Longwood was built by a wealthy cotton planter in the 1860s and is the largest octagonal home in the US.

During the course of the home being built, the Civil War broke out, the planter lost millions of dollars worth of crops, and ultimately, only the basement of the home was completed.

We walked around the finished basement and then stared in awe at the unfinished top five floors. All that potential, built with Northern carpenters and with money earned in an agricultural society driven by slavery. The house epitomizes the good and bad of the Old South (beauty, cruelty) and I really enjoyed the tour, despite the bittersweetness of someone's broken dreams as public spectacle. It was well worth the trip and an architectural marvel, unfinished and all. 

But the highlight of my day was the cemeteries.

I seriously love old cemeteries.

I love beautiful old tombstones---it's a lost art, the ornately carved headstone. I love epitaphs. I love the stories they tell (or even more interesting---the stories you must infer).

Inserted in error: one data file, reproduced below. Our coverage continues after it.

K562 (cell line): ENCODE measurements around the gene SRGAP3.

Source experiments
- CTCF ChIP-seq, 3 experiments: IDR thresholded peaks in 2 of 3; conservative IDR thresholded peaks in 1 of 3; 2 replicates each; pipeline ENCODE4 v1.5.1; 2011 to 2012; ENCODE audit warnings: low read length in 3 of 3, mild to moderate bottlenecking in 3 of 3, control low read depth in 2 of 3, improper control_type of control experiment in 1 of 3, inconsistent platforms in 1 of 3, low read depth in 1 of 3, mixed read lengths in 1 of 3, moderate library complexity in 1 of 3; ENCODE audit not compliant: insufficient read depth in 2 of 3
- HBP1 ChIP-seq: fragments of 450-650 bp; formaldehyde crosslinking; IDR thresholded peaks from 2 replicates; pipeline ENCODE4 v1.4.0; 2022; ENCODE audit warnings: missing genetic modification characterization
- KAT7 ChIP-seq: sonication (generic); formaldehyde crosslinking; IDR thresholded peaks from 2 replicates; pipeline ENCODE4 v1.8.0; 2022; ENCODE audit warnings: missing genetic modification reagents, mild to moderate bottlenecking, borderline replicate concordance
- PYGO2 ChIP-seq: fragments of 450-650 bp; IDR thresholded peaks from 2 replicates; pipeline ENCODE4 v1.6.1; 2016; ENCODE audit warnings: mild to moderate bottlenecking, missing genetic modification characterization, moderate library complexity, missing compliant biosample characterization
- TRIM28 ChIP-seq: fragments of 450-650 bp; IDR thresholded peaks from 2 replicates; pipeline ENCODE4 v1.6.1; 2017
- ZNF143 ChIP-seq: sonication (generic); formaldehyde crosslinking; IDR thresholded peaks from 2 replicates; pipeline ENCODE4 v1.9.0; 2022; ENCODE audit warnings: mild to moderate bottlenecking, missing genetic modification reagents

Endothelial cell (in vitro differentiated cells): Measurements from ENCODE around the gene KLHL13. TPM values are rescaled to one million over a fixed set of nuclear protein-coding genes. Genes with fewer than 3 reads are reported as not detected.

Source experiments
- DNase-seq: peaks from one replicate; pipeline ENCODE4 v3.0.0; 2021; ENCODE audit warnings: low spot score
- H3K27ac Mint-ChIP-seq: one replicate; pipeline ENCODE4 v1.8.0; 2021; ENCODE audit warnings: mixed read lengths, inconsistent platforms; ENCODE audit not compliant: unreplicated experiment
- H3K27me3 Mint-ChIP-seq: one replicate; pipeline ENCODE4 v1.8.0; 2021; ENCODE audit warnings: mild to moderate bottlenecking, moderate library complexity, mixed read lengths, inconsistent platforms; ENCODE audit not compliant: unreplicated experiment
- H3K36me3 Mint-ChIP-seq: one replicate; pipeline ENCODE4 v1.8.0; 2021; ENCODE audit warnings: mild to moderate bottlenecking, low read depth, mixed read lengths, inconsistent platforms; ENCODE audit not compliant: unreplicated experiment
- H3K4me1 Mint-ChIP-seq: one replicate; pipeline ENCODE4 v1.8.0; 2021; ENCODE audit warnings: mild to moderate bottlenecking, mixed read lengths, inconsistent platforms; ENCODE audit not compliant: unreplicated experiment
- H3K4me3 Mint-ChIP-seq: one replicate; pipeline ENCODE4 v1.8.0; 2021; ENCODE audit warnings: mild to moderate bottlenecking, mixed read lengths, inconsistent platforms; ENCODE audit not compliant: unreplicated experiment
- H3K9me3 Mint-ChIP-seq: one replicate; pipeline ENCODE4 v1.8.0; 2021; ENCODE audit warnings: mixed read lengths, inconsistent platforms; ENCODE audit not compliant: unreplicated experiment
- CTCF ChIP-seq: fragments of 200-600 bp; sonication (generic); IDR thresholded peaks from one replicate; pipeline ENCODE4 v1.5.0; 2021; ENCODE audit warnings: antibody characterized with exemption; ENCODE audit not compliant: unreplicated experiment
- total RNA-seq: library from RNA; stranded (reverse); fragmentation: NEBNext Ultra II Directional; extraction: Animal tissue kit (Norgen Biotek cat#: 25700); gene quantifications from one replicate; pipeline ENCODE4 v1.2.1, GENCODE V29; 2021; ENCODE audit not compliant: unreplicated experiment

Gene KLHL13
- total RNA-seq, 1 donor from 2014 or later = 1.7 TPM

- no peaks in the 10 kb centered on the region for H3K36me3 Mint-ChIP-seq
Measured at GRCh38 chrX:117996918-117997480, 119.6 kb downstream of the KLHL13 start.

I love the National Cemetery in Natchez with its uniformity, and graves from every conflict since the Civil War. We stumbled upon the fresh grave of a WWII veteran buried that very morning. My ancestors lived on the grounds of the cemetery in a house that is still standing today. My great great grandfather Charles was born in Germany, immigrated to the US at 12, served in the U.S. Army, and eventually became the superintendent of this cemetery and zigzagged across the country (including Texas), working at other National Cemeteries, as well. He is buried at the National Cemetery in San Antonio.

National Cemetery in Natchez, Mississippi
His daughter, my great grandmother Mabel, married a man named Philip who at one time, worked at the City Cemetery, and they raised children---including a daughter who would become my grandmother----in a house between the 2 cemeteries. It is still standing today. I love thinking that my grandmother once bounded up those steps to her home, or sat on that porch with her siblings.

The Weiss house in Natchez, and my grandmother's childhood home.

I love the City cemetery with its tombs that tell stories. There is the Turning Angel (any fans of author/Natchez native Greg Iles will recognize this one), a somber angel built in remembrance of several young women who died in an explosion. Legend is the statue's face turns and follows you if you shine lights on it at night.